Church service today was really “nakakabusog” as Papa put it while we were eating dinner. On our series on “Real Church,” we have reached the 4th part of the 5-part series and have now heard “Real Love,” an exhortation from Romans 12:9-16.
How do you define love? I remember slumbooks would ask these questions and there would be tons of answers, but there would always be the common and popular answers: Love is blind, Love is God. God is love. Love is all you need. Love is crush! Love is romance. People all have definitions of love.
BUT WHAT IS REAL LOVE? Truth is not of the world because the world is sinful. It is ruled by the prince of darkness — the master of lies. To find truth, one must look at the Truth. And so we turn to the Bible, the Word of God.
This is the sermon today in church — shared to you as how I remember it, not looking at my notes lest I try to recreate the sermon. But I’m sharing to you the outstanding insights that obviously etched themselves to my brain today:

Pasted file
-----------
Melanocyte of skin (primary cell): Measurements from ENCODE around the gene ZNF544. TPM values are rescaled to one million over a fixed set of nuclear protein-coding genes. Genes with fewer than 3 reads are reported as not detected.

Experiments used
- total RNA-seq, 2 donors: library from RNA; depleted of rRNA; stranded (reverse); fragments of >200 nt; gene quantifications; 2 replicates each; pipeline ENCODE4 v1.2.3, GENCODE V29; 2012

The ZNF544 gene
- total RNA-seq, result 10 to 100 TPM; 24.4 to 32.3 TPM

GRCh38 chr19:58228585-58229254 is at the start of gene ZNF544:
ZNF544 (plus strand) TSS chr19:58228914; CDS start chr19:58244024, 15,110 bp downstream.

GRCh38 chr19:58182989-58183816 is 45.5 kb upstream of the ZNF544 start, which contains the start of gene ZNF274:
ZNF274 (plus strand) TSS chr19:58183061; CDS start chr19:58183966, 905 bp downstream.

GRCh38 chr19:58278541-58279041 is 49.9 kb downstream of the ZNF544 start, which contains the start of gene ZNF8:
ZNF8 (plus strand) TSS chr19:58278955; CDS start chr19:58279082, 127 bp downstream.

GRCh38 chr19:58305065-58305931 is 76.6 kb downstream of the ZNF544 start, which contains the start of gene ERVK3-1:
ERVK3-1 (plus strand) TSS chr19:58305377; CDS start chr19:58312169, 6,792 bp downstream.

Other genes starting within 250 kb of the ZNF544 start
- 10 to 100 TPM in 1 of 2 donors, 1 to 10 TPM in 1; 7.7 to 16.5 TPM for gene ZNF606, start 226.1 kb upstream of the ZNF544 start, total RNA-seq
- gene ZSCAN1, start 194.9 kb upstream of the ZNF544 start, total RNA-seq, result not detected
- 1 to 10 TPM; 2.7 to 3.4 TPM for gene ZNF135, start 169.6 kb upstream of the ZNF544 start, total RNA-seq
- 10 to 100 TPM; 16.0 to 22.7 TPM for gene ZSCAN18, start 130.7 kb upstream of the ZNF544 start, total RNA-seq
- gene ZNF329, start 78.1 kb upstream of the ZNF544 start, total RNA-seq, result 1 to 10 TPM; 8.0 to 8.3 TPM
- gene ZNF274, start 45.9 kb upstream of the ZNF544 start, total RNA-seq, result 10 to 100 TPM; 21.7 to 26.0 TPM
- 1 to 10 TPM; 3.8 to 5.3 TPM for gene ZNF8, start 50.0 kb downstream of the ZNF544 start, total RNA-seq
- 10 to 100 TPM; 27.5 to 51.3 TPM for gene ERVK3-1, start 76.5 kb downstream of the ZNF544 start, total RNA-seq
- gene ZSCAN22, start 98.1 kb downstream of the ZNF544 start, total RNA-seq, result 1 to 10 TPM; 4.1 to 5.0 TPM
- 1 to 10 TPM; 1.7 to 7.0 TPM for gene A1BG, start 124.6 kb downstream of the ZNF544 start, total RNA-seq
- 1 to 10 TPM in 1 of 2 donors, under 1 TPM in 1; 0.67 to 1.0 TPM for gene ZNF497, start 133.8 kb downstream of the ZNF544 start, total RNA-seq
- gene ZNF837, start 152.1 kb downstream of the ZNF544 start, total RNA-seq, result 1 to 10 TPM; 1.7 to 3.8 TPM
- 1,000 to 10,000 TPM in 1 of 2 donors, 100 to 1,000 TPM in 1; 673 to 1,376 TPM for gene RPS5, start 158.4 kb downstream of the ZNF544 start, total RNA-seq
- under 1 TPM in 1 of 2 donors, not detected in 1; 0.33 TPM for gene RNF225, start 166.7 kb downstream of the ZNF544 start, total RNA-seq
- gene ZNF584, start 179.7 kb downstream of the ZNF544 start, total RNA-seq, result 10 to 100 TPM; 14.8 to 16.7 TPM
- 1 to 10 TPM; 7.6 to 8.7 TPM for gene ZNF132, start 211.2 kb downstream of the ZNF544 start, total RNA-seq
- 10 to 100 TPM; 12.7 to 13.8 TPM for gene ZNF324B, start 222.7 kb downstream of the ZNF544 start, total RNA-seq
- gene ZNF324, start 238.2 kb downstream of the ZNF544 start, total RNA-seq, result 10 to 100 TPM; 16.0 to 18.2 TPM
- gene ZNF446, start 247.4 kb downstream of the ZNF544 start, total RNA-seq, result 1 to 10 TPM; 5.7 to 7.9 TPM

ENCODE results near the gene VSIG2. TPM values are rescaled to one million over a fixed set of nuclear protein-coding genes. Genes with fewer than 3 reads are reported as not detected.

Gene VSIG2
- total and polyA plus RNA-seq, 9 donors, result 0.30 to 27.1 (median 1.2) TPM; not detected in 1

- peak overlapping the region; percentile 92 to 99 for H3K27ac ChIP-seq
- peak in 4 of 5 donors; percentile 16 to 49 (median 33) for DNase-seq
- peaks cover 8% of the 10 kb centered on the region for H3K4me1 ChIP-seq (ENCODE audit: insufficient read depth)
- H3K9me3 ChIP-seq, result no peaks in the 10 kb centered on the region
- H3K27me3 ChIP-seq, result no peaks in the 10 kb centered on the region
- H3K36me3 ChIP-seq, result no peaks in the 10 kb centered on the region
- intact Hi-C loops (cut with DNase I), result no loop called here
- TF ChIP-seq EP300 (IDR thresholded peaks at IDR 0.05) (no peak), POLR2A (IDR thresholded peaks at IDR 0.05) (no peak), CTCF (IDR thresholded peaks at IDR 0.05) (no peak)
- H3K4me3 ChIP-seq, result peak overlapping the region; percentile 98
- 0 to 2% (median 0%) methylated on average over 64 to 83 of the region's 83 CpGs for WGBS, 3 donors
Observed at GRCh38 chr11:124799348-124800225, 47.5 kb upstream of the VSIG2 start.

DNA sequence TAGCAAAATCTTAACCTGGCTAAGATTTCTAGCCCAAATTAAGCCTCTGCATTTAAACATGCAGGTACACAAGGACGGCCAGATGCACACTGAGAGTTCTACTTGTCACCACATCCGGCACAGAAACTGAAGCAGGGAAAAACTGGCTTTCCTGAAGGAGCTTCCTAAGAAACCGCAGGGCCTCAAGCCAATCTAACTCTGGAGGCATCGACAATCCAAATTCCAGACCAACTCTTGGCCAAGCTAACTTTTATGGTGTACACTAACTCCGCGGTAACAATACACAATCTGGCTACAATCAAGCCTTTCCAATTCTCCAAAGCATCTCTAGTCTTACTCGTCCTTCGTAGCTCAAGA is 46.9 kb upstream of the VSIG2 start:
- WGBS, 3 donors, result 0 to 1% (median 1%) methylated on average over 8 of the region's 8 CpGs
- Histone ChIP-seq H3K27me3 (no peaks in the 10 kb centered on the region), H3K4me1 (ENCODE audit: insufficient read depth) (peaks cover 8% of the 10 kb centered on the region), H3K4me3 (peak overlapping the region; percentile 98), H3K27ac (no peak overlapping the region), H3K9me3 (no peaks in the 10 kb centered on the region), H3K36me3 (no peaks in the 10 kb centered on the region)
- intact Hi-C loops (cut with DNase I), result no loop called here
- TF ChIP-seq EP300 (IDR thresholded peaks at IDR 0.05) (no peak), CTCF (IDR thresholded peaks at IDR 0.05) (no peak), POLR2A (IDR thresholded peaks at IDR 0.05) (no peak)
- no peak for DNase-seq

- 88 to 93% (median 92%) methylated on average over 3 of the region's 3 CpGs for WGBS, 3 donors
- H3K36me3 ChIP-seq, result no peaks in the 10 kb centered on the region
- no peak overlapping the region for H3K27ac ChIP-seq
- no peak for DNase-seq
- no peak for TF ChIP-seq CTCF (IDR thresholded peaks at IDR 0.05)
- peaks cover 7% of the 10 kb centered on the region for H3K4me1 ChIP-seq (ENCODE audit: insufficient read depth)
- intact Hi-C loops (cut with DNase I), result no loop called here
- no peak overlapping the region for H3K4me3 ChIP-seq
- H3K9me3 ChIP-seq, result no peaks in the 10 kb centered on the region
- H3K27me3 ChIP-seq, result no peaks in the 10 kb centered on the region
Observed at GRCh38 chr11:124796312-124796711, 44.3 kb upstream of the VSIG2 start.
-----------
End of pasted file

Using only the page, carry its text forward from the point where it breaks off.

1. Real Love discerns. It knows what’s right from wrong. It it not hypocritical. It does not pretend. It hates evil. Yes. LOVE HATES. Real Love hates evil. It clings — in the intense sense of the word — clings on to what is good. And this good is not our own human definition of goodness — it’s God’s goodness.
2. Real Love boils. It is passionate. The Holy Spirit boils in us, allowing us to bubble up with God’s love and steam with goodness towards each other. It is intense. Focused. FERVENT.
3. Real Love hopes. It produces joyful individuals – who in the midst of battles — trials and persecution choose to be joyful. Our hope in Christ is far more greater than the temporary wisps of struggle in the world.
4. Real Love speaks. It is not passive. It is active patience — the type of patience which continues to be busy with the work of God. Real love meets the needs — material, emotional, spiritual needs of others.
5. Real Love empties. Just as Jesus Christ “considered himself nothing” and did not consider his being God something to be considered. He took the form of a man, died on the cross — all because of LOVE. This is the real love that is given to us by our God. And it’s the same sacrificial love that we MUST extend to others.
Was I too vague? I suggest you reflect on these verses and try to make the connection. More importantly, try to pinpoint which areas of “love” as you define and exercise it must be changed?